New Research: Earth as a Living Organism

May 18th, 2012
in econ_news

Econintersect: A University of Marlyand finding may hold key to Gaia Theory of Earth as Living Organism.  The Gaia hypothesis, was GaiaSMALLproposed by NASA Chemist James Lovelock and microbiologist Lynn Margulis in the 1970's.  It views Earth's ecosystem as a living organism linking the life forms and inanimate natural processes.

The complex web of ecosystem which connects the inanimate and animate have been compared to Gaia the ancient Greek Goddess.  She was the mother of all gods.  The Titans and the Giants races were born from her union with Uranus (the sky), while the sea-gods were born from her union with Pontus (the sea).

Follow up:

T
he Gaia theory proposes that the Earth is a self-regulating complex system.involving :
  • The Biosphere: All life forms and their interdependence with each other and other spheres
  • The Atmosphere: Layer of gases surrounding the planet Earth that is retained by Earth's gravity
  • The hydrospheres: Combined mass of water found on, under, and over the surface of a planet.
  • The Pedosphere: The outermost layer of the Earth that is composed of soil and subject to soil formation processes
These four spheres are tightly coupled as a living, evolving and essentially a sentient system.

The Gaia, seeks a physical and chemical environment optimal balance for contemporary life.  Existence of 3.5 billions of evolutionary processes are witness that Gaia has made many organism disappear as she balances the various elements to maintain stability.

The first species to be "exterminated" were the early hydrogen sulfide eating bacteria who, through over breeding, poisoned the atmosphere with their waste: oxygen.  As hydrogen hulfide became scarce and oxygen abundant, they were replaced by blue-green bacteria who could thrived on oxygen.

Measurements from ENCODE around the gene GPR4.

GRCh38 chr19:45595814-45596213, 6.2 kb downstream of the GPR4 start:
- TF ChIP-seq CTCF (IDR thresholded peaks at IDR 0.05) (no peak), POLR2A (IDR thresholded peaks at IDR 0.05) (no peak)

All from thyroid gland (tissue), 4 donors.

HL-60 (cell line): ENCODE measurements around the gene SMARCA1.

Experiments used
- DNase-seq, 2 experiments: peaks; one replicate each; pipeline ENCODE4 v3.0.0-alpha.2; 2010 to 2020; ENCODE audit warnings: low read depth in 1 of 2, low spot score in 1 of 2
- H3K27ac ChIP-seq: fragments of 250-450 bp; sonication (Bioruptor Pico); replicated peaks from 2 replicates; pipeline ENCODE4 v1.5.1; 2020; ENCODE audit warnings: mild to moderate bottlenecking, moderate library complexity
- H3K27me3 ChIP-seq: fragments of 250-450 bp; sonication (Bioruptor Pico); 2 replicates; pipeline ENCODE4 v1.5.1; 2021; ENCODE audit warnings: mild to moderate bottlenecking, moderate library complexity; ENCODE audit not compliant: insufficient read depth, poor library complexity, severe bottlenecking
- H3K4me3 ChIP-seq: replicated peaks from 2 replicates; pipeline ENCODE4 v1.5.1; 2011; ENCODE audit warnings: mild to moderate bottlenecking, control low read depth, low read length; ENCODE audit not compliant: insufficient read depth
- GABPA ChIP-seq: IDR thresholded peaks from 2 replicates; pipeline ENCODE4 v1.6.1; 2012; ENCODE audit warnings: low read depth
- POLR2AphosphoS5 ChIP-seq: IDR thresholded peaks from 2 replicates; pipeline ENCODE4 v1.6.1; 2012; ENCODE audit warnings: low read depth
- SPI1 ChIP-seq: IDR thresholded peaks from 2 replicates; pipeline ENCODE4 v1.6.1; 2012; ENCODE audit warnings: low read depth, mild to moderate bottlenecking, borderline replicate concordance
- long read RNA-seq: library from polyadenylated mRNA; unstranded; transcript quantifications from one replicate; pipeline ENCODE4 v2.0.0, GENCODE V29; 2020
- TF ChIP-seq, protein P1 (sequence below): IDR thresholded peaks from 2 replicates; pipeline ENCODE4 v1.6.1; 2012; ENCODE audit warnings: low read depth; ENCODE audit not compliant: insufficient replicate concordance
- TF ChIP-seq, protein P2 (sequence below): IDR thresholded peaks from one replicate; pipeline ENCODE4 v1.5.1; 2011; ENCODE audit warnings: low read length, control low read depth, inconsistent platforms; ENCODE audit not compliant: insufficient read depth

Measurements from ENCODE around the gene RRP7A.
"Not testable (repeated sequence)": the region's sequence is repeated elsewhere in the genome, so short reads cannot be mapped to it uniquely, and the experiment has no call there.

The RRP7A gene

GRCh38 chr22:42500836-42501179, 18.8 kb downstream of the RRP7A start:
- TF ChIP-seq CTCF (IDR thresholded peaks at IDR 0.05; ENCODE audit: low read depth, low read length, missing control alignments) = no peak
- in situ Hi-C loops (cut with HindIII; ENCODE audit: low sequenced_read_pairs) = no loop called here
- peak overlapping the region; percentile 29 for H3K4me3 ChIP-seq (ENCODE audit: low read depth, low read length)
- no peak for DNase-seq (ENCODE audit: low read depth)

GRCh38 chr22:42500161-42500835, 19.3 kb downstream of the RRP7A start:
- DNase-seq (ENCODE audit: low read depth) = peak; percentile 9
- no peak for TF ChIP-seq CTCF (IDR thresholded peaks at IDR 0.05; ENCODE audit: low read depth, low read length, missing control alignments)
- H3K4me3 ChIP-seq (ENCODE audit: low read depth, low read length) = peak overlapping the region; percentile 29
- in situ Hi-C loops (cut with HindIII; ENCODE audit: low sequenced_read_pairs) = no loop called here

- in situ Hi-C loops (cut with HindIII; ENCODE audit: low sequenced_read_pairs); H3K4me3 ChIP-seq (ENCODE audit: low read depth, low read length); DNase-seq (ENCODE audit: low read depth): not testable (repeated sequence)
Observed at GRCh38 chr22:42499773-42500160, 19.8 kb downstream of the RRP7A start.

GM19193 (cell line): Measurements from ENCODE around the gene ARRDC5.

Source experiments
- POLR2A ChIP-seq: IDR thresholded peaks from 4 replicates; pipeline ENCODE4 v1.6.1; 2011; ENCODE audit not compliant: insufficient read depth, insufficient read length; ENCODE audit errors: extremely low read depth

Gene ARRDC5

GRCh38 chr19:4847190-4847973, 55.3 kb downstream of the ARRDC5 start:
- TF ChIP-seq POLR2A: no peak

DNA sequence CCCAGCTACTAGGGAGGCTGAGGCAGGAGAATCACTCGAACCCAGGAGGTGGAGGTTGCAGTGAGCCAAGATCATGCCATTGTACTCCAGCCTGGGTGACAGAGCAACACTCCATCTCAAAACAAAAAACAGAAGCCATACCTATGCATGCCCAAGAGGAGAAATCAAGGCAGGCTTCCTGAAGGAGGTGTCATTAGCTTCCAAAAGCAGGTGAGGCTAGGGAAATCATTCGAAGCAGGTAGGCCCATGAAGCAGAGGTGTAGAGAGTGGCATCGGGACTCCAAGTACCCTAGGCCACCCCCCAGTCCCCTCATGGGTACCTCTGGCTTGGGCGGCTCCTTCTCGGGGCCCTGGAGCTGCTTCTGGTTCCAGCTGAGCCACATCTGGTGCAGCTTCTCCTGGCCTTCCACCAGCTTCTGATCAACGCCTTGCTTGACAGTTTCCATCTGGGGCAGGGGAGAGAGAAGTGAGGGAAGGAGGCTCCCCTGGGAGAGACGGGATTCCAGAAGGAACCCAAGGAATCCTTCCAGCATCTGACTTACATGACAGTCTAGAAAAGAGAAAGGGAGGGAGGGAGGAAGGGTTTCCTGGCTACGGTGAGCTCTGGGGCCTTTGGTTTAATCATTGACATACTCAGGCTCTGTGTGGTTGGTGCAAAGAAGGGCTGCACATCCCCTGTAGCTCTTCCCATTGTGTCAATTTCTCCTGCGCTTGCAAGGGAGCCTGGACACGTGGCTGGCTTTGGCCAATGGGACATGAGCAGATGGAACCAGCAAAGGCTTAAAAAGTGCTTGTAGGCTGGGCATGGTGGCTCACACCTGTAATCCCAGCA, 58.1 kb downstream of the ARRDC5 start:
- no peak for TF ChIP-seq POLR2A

Hydrogen sulfide eating bacteria are in minority today, mostly found in hydro thermal vents, oil deposits, hot springs and oceans.

Over ninety nine percent of all species that ever existed have become extinct.

A newly published work done at the University of Maryland will help prove or disprove this controversial theory.

Following is a summary from the University of Maryland website:
First author Harry Oduro, together with UMD geochemist James Farquhar and marine biologist Kathryn Van Alstyne of Western Washington University, provides a tool for tracing and measuring the movement of sulfur through ocean organisms, the atmosphere and the land in ways that may help prove or disprove the controversial Gaia theory.

One of the early predictions of this hypothesis was that there should be a sulfur compound made by organisms in the oceans that was stable enough against oxidation in water to allow its transfer to the air. Either the sulfur compound itself, or its atmospheric oxidation product, would have to return sulfur from the sea to the land surfaces. The most likely candidate for this role was deemed to be dimethylsulfide.

The ability to do this could help us answer important climate questions, and ultimately better predict climate changes

The tools may ultimately help testing a coupling in the Gaia hypothesis.

Sources:
  • Gaia hypothesis: Wiki
  • Sulfate-reducing bacteria: Wiki








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